Trends in Intracranial Stenting Among Medicare Beneficiaries in the United States, 2006–2010
Desai, Mayur M.
Bulsara, Ketan R.
Krumholz, Harlan M.
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CitationGupta, Aakriti, Mayur M. Desai, Nancy Kim, Ketan R. Bulsara, Yun Wang, and Harlan M. Krumholz. 2013. Trends in intracranial stenting among medicare beneficiaries in the united states, 2006–2010. Journal of the American Heart Association: Cardiovascular and Cerebrovascular Disease 2(2): e000084.
AbstractBackground: It is uncertain how intracranial stenting (ICS) has been adopted nationally during a period characterized by a restrictive payment policy by the Centers for Medicare & Medicaid Services, humanitarian device exemption approval by the Food and Drug Administration, and insufficient evidence of effectiveness. We sought to determine the trends in rates of ICS use and associated outcomes in the United States. Methods and Results: From 65 211 328 Medicare Fee‐for‐Service beneficiaries hospitalized between 2006 and 2010 in acute care hospitals in the United States, we included patients with ICD‐9‐CM procedure codes for intracranial angioplasty and stenting, excluding those with a principal discharge diagnosis code of cerebral aneurysm or subarachnoid hemorrhage. We report operative rates per 1 000 000 person‐years and outcomes including 30‐day and 1‐year mortality rates. There were 838 ICS procedures performed among Fee‐for‐Service beneficiaries. The overall hospitalization rate for ICS increased significantly from ≈1 per 1 000 000 person‐years (n=35 procedures) in 2006 to 9 per 1 000 000 person‐years (n=258 procedures) in 2010 (P=0.0090 for trend). Procedure rates were higher in men than in women, and were highest among patients aged 75 to 84 years and lowest among those ≥85 years. The 30‐day mortality rate increased from 2.9% (95% CI, 0.1 to 15.3) to 12.9% (95% CI, 9.0 to 17.6), P=0.1294 for trend, and the 1‐year mortality rate increased from 14.7% (95% CI, 5.0 to 31.1) to 19.5% (95% CI, 14.9 to 24.9), P=0.0101; however, the annual changes were not significant after adjustment. Conclusions: ICS utilization in the United States has modestly increased during a period of inadequate supportive evidence. Humanitarian device exemption and a restrictive payment policy appear to have caused slow adoption of the technology.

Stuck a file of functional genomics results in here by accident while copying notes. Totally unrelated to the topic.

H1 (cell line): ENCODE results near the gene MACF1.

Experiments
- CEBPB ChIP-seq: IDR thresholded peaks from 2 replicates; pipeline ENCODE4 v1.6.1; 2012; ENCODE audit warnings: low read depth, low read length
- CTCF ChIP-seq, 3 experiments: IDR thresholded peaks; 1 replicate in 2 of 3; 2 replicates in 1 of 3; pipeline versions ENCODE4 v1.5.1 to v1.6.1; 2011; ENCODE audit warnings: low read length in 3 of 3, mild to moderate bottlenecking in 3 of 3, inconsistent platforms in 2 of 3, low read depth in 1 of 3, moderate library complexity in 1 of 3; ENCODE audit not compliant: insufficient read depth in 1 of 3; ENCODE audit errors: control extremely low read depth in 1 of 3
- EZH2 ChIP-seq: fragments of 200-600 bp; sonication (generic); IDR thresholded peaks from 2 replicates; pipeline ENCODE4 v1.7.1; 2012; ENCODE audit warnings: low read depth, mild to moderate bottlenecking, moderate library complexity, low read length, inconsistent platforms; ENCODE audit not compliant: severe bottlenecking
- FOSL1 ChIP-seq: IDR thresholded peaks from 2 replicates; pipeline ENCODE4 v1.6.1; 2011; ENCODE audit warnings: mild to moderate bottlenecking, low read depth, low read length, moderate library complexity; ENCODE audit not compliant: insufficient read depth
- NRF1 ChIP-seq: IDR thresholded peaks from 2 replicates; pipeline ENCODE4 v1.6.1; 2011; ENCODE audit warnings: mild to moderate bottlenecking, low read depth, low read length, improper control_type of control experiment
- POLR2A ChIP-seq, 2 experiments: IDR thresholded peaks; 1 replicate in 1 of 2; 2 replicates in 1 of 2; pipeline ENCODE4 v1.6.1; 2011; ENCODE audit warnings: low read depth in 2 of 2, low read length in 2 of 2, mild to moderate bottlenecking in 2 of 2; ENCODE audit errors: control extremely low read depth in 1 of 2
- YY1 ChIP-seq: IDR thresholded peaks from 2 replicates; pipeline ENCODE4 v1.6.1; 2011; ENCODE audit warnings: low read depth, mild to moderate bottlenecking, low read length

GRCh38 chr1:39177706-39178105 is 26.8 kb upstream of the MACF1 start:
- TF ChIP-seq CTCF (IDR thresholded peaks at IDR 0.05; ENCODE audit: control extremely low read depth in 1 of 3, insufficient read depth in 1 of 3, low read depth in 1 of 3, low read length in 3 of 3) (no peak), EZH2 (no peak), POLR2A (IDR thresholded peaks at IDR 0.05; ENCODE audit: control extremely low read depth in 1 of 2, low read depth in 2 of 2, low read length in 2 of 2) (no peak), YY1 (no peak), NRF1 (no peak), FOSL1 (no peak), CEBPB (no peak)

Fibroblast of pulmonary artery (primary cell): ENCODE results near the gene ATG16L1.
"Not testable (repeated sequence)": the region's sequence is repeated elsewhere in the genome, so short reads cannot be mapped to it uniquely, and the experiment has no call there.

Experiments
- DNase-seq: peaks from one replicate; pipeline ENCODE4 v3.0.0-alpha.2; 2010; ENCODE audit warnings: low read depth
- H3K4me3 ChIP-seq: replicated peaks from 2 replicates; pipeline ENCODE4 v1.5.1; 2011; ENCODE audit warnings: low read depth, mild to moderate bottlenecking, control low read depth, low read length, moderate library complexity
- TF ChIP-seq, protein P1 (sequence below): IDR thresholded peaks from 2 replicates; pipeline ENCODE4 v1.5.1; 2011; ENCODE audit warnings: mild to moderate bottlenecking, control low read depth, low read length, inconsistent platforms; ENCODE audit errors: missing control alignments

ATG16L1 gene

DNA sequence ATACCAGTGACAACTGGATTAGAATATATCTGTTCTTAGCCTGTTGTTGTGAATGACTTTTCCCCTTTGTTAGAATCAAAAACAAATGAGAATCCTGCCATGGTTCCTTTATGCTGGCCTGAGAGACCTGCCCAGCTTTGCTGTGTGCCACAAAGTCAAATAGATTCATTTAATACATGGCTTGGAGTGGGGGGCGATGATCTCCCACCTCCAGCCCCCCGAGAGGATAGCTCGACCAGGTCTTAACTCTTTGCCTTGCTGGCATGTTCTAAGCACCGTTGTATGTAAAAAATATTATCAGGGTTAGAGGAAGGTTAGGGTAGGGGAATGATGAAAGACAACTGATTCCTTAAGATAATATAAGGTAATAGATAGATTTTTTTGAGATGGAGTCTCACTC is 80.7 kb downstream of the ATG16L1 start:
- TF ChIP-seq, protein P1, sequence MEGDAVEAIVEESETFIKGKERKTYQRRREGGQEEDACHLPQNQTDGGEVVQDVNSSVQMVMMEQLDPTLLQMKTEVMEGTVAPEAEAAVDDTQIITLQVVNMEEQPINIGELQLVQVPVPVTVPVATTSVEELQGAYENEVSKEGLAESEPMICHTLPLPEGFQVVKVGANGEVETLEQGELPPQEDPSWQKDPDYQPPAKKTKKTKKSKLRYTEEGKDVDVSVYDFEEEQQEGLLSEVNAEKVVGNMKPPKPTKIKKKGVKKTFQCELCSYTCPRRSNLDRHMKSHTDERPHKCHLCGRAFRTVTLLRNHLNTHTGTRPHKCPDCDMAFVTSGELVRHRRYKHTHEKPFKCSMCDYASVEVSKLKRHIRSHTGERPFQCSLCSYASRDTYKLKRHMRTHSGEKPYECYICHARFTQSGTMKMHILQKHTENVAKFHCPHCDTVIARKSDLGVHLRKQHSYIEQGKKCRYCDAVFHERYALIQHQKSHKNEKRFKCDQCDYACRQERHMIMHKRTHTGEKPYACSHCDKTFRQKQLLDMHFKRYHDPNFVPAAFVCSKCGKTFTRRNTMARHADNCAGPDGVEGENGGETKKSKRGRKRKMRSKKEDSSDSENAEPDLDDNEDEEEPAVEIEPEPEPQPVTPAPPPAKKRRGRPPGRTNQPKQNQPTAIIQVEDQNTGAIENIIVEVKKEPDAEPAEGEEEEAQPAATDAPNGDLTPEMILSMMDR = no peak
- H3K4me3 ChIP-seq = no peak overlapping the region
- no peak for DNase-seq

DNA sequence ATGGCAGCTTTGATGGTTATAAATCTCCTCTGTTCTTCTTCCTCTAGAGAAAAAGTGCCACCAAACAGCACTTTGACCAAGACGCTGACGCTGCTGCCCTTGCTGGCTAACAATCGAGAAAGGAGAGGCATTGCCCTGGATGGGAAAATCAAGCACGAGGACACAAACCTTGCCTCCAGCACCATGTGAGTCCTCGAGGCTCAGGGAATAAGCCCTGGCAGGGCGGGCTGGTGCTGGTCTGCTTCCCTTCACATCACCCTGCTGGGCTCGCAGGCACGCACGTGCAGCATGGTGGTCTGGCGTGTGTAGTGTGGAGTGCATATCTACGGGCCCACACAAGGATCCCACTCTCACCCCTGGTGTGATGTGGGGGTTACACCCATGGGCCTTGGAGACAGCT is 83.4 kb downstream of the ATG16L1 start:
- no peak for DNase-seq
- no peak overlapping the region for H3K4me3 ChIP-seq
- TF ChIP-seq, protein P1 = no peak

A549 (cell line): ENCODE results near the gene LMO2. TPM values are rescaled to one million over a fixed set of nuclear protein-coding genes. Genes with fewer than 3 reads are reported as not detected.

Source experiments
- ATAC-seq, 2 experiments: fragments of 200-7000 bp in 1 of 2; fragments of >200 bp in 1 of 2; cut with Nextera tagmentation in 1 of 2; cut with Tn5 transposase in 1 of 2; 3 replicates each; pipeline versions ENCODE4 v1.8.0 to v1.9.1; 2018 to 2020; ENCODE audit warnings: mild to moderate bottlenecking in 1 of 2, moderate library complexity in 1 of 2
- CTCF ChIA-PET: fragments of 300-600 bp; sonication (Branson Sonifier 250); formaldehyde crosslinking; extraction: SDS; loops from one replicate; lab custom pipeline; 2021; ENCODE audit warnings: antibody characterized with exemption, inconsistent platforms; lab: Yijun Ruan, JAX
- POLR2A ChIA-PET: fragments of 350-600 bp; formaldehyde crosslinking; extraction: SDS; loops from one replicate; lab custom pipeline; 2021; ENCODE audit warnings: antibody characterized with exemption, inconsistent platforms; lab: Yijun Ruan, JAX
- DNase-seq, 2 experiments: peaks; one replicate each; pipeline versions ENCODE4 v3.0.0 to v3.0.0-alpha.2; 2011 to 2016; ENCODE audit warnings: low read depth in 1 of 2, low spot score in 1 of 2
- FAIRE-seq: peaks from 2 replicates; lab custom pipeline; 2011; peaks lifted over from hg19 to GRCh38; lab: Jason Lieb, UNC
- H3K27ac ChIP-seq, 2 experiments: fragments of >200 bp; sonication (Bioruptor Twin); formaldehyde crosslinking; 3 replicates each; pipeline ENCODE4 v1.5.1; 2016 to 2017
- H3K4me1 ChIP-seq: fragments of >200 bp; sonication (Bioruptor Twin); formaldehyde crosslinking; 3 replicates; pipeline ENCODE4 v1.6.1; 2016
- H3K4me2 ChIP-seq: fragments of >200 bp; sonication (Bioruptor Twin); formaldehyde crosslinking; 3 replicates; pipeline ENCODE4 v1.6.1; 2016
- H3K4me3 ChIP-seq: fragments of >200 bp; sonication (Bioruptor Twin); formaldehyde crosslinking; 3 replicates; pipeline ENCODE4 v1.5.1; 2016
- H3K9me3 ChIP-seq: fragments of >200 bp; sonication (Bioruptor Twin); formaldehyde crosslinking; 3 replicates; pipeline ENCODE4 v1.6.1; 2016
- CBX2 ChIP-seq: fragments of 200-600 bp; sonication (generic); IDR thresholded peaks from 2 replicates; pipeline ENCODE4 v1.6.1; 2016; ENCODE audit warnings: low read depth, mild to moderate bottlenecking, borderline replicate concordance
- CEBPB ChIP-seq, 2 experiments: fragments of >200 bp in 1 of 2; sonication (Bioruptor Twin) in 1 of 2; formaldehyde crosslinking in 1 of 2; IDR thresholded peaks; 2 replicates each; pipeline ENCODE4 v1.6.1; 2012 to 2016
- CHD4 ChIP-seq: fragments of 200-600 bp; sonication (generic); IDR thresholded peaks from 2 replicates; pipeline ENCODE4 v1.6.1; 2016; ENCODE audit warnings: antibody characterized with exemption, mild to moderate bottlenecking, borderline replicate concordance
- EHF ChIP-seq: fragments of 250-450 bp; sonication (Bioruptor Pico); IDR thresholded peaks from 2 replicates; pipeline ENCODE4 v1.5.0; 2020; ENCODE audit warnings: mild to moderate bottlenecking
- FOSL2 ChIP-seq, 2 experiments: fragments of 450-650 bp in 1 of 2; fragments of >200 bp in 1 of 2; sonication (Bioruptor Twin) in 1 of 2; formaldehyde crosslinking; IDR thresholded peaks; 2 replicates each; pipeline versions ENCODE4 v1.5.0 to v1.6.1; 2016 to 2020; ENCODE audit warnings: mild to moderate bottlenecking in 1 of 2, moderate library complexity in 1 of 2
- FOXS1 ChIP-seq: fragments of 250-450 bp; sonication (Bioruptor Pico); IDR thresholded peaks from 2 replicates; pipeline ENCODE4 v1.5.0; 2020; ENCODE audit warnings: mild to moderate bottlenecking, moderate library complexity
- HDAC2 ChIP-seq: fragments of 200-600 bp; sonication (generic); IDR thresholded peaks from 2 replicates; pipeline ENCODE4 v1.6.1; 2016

Citable link to this pagehttp://nrs.harvard.edu/urn-3:HUL.InstRepos:11370685
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